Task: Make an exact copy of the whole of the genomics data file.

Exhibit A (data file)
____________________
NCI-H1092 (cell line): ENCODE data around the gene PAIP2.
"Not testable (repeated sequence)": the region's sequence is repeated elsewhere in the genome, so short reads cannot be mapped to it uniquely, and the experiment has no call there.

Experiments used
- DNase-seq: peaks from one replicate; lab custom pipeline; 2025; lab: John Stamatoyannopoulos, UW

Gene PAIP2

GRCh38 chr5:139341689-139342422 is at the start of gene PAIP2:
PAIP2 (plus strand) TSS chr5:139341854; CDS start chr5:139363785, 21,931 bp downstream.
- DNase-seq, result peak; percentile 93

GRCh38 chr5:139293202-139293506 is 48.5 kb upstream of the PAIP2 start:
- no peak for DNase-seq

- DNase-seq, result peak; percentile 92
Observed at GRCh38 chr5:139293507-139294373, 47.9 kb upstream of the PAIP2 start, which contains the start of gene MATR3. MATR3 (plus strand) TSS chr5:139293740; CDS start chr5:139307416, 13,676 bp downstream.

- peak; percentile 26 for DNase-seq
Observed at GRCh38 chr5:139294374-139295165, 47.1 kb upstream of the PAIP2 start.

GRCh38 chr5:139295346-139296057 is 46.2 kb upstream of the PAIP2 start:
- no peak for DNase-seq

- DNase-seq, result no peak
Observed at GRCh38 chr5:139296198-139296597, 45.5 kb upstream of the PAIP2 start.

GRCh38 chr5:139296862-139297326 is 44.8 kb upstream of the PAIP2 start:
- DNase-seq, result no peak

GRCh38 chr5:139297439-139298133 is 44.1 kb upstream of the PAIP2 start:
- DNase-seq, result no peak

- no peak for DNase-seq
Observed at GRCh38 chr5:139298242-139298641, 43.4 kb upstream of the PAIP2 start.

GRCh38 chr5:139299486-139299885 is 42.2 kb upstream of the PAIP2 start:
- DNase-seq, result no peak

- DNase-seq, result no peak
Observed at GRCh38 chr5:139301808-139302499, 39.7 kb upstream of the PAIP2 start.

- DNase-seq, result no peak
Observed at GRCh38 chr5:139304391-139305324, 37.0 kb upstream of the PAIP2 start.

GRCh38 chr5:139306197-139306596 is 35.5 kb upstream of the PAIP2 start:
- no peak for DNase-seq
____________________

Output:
NCI-H1092 (cell line): ENCODE data around the gene PAIP2.
"Not testable (repeated sequence)": the region's sequence is repeated elsewhere in the genome, so short reads cannot be mapped to it uniquely, and the experiment has no call there.

Experiments used
- DNase-seq: peaks from one replicate; lab custom pipeline; 2025; lab: John Stamatoyannopoulos, UW

Gene PAIP2

GRCh38 chr5:139341689-139342422 is at the start of gene PAIP2:
PAIP2 (plus strand) TSS chr5:139341854; CDS start chr5:139363785, 21,931 bp downstream.
- DNase-seq, result peak; percentile 93

GRCh38 chr5:139293202-139293506 is 48.5 kb upstream of the PAIP2 start:
- no peak for DNase-seq

- DNase-seq, result peak; percentile 92
Observed at GRCh38 chr5:139293507-139294373, 47.9 kb upstream of the PAIP2 start, which contains the start of gene MATR3. MATR3 (plus strand) TSS chr5:139293740; CDS start chr5:139307416, 13,676 bp downstream.

- peak; percentile 26 for DNase-seq
Observed at GRCh38 chr5:139294374-139295165, 47.1 kb upstream of the PAIP2 start.

GRCh38 chr5:139295346-139296057 is 46.2 kb upstream of the PAIP2 start:
- no peak for DNase-seq

- DNase-seq, result no peak
Observed at GRCh38 chr5:139296198-139296597, 45.5 kb upstream of the PAIP2 start.

GRCh38 chr5:139296862-139297326 is 44.8 kb upstream of the PAIP2 start:
- DNase-seq, result no peak

GRCh38 chr5:139297439-139298133 is 44.1 kb upstream of the PAIP2 start:
- DNase-seq, result no peak

- no peak for DNase-seq
Observed at GRCh38 chr5:139298242-139298641, 43.4 kb upstream of the PAIP2 start.

GRCh38 chr5:139299486-139299885 is 42.2 kb upstream of the PAIP2 start:
- DNase-seq, result no peak

- DNase-seq, result no peak
Observed at GRCh38 chr5:139301808-139302499, 39.7 kb upstream of the PAIP2 start.

- DNase-seq, result no peak
Observed at GRCh38 chr5:139304391-139305324, 37.0 kb upstream of the PAIP2 start.

GRCh38 chr5:139306197-139306596 is 35.5 kb upstream of the PAIP2 start:
- no peak for DNase-seq